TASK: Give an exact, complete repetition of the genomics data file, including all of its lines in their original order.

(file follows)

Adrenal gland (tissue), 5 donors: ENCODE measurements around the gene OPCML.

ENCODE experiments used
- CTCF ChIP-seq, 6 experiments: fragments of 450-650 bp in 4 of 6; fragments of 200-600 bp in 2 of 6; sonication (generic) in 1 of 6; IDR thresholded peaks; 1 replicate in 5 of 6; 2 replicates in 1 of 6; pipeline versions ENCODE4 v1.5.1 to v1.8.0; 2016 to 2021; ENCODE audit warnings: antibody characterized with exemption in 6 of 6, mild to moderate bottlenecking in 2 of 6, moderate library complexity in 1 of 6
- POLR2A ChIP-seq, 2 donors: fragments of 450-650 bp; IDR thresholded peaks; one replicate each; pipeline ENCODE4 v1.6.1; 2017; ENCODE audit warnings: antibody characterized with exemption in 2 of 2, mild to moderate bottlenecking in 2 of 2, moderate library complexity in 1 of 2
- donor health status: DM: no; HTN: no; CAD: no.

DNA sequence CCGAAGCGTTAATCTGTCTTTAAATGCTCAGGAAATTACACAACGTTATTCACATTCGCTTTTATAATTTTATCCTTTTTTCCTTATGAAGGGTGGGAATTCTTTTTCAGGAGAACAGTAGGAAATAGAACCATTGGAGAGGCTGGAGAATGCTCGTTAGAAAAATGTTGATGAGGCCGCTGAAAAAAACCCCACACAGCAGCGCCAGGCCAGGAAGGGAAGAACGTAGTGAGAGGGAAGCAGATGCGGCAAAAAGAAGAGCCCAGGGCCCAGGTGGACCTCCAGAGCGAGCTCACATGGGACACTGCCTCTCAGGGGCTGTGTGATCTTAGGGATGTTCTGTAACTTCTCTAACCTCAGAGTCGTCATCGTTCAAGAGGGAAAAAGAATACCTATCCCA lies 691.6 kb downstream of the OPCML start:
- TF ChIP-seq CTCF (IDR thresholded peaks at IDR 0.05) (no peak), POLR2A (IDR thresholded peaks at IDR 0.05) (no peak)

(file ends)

Adrenal gland (tissue), 5 donors: ENCODE measurements around the gene OPCML.

ENCODE experiments used
- CTCF ChIP-seq, 6 experiments: fragments of 450-650 bp in 4 of 6; fragments of 200-600 bp in 2 of 6; sonication (generic) in 1 of 6; IDR thresholded peaks; 1 replicate in 5 of 6; 2 replicates in 1 of 6; pipeline versions ENCODE4 v1.5.1 to v1.8.0; 2016 to 2021; ENCODE audit warnings: antibody characterized with exemption in 6 of 6, mild to moderate bottlenecking in 2 of 6, moderate library complexity in 1 of 6
- POLR2A ChIP-seq, 2 donors: fragments of 450-650 bp; IDR thresholded peaks; one replicate each; pipeline ENCODE4 v1.6.1; 2017; ENCODE audit warnings: antibody characterized with exemption in 2 of 2, mild to moderate bottlenecking in 2 of 2, moderate library complexity in 1 of 2
- donor health status: DM: no; HTN: no; CAD: no.

DNA sequence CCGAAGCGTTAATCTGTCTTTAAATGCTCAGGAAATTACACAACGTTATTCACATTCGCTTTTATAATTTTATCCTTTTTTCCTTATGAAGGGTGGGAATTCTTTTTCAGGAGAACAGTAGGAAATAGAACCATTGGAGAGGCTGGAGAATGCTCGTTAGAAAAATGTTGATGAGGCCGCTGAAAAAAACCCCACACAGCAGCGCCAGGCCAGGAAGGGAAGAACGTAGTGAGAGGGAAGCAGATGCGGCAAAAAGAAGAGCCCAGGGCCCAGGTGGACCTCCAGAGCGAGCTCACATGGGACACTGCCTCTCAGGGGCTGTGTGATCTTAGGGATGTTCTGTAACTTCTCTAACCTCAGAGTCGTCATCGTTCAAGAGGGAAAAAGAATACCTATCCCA lies 691.6 kb downstream of the OPCML start:
- TF ChIP-seq CTCF (IDR thresholded peaks at IDR 0.05) (no peak), POLR2A (IDR thresholded peaks at IDR 0.05) (no peak)